The authors completely disagree with the model of redistribution proposed by Amartya Sen and Jean Dreze because they think that it cannot be the answer to removing poverty in countries of India, Brazil, and China which has a huge population to cater. Under the Track II reforms, the author discussed the design of the redistribution programmes in terms of cash or kind transfers targeted or universal, public versus private provision, conditional versus unconditional transfers and recommends the strategy of policy mix consisting of targeted unconditional cash transfers for most needs, vouchers for elementary education and insurance for major illnesses with government covering the premiums.  In fact, the present government implemented the idea of Direct Cash Transfers (DBT) through the help of “JAM (Jan-Dhan Aadhar Mobile) trinity” for cooking gas subsidy transfers, scholarship reimbursement etc. However, targeting any cash transfers or kind transfers is a complex task in India because of lack of identification mechanism where Aadhar can play a major role.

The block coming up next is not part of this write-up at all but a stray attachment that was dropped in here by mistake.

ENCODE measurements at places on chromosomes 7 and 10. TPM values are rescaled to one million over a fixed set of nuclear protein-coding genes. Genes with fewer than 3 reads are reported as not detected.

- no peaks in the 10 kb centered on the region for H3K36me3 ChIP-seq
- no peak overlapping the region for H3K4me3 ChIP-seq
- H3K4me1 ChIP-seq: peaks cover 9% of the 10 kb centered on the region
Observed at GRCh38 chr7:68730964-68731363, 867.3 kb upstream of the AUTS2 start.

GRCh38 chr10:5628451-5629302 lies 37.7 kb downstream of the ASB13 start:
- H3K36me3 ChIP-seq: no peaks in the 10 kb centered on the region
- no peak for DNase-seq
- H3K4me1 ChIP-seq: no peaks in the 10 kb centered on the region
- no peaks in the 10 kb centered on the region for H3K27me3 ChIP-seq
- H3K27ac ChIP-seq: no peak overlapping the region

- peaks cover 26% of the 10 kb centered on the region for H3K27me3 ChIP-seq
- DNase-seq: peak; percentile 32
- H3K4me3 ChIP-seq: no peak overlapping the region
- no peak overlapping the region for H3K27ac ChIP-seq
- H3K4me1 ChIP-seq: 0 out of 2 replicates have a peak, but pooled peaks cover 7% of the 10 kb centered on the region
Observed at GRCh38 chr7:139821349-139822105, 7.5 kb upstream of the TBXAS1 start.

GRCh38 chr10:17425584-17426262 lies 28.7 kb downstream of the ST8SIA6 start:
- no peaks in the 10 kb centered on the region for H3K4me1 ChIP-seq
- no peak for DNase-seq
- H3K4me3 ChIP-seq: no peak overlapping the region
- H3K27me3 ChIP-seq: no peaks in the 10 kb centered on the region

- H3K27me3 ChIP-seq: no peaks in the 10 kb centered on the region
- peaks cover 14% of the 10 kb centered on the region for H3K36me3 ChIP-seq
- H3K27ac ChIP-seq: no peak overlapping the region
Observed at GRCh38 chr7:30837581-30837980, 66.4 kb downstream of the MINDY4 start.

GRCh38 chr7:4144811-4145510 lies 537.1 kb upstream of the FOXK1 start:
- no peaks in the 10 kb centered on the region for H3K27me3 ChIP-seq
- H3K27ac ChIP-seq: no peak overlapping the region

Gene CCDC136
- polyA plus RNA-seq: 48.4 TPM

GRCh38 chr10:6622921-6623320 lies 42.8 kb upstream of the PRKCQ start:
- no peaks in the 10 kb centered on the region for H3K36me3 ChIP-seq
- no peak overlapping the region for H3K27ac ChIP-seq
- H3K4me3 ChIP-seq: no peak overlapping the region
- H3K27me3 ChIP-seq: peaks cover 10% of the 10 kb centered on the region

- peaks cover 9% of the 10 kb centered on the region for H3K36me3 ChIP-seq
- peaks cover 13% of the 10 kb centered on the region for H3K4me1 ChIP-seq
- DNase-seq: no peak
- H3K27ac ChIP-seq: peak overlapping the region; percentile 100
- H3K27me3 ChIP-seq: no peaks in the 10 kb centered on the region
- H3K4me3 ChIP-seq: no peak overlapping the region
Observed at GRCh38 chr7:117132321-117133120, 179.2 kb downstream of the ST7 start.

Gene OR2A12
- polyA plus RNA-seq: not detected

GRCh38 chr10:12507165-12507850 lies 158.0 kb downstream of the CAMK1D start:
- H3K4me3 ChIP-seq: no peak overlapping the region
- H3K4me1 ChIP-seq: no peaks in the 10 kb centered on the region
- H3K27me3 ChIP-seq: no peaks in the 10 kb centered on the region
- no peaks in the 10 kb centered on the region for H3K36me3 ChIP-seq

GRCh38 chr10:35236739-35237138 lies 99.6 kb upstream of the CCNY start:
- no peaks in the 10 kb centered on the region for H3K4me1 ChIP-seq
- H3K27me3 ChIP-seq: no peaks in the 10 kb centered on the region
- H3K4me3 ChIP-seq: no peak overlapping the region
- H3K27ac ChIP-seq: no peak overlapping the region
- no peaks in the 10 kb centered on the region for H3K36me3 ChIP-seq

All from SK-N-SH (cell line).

This book came into limelight after the whole Sen-Bhagwati debate started around 2013-2014. At the same time, Amartya Sen, the Nobel Prize winner in Economics and recipient of Bharat Ratna and Jean Dreze book, “An Uncertain Glory: India and its Contradictions” published. Amartya Sen has given the ‘idea of capability-based approach’ to human development and he argues that ‘redistribution as a strategy’ will help in the elimination of poverty. In fact, he proposes the participatory growth and broad-based development model where rights are given to the people and there is freedom and agency for the people to bring about development for them. That is why Amartya Sen praises the “Kerala Experience of development” where all the social indicators are equal to the developed countries of the world. They also emphasize and compare India’s growth story to Bangladesh which has improved the social indicators in less time duration than India. Women have played an important role in improving the social indicators of Bangladesh because of the increasing employment of women in labor-intensive manufacturing sectors like apparel, textiles etc. It also indicates that providing agency to women creates a conducive climate for improving all the social indicators not only for the present generations but also future generations.